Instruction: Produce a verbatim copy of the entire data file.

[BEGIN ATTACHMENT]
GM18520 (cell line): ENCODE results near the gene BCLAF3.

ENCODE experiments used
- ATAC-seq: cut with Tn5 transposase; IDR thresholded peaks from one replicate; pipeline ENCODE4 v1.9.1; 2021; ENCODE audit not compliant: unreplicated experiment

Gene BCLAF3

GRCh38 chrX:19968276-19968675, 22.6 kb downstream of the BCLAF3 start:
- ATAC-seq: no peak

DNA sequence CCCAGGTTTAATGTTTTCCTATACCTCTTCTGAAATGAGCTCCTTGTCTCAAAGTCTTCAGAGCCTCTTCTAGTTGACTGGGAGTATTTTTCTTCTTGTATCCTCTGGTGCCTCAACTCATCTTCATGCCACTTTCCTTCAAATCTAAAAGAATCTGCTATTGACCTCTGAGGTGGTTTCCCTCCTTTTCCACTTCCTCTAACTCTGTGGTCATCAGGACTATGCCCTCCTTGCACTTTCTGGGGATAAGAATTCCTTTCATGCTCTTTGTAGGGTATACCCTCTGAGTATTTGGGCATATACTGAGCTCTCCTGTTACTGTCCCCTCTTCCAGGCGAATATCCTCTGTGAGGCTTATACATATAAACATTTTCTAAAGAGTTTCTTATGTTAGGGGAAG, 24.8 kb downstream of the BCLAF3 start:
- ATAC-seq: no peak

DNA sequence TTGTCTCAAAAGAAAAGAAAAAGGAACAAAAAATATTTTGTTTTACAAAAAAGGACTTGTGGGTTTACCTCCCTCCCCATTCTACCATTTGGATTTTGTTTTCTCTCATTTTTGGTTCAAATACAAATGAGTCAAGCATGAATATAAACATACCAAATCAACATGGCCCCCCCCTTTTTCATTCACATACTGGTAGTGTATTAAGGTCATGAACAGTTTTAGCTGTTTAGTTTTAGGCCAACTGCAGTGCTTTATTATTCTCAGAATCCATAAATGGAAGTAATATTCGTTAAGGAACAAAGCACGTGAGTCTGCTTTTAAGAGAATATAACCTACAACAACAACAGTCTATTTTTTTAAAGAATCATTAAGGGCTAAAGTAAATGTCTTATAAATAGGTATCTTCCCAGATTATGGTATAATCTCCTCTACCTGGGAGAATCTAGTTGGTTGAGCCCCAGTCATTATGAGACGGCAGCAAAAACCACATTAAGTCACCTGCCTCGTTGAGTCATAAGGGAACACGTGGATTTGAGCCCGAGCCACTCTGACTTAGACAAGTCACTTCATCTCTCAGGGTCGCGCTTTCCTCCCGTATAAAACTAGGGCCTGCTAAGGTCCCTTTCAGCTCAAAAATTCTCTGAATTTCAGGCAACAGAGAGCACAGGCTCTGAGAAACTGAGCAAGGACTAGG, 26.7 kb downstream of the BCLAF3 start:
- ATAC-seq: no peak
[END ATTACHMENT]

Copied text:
GM18520 (cell line): ENCODE results near the gene BCLAF3.

ENCODE experiments used
- ATAC-seq: cut with Tn5 transposase; IDR thresholded peaks from one replicate; pipeline ENCODE4 v1.9.1; 2021; ENCODE audit not compliant: unreplicated experiment

Gene BCLAF3

GRCh38 chrX:19968276-19968675, 22.6 kb downstream of the BCLAF3 start:
- ATAC-seq: no peak

DNA sequence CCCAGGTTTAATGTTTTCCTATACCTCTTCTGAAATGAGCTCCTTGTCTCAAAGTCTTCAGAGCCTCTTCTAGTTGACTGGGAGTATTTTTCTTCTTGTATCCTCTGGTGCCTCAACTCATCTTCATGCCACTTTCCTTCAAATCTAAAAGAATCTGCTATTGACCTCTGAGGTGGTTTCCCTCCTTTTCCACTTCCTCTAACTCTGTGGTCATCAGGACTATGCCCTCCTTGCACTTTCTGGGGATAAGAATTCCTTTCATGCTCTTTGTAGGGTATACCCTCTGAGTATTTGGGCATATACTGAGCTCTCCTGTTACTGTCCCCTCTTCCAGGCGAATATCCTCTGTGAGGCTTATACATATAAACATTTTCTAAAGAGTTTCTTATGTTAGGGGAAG, 24.8 kb downstream of the BCLAF3 start:
- ATAC-seq: no peak

DNA sequence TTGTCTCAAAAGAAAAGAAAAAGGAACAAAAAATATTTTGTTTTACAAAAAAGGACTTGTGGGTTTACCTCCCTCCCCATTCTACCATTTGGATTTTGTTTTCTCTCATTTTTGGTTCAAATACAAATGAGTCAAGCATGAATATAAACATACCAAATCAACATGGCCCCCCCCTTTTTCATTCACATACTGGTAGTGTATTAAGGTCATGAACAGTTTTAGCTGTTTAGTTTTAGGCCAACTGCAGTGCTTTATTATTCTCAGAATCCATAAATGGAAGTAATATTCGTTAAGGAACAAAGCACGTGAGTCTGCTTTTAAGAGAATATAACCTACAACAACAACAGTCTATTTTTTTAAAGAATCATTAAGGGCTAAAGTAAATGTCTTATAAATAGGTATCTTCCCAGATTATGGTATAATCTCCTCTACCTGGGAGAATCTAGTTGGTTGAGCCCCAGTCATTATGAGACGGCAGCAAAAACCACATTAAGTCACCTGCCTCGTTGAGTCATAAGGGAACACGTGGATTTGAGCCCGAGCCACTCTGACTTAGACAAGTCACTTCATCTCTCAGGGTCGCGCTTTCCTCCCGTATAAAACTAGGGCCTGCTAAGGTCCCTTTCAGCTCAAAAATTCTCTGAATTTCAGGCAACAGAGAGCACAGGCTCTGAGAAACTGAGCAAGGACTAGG, 26.7 kb downstream of the BCLAF3 start:
- ATAC-seq: no peak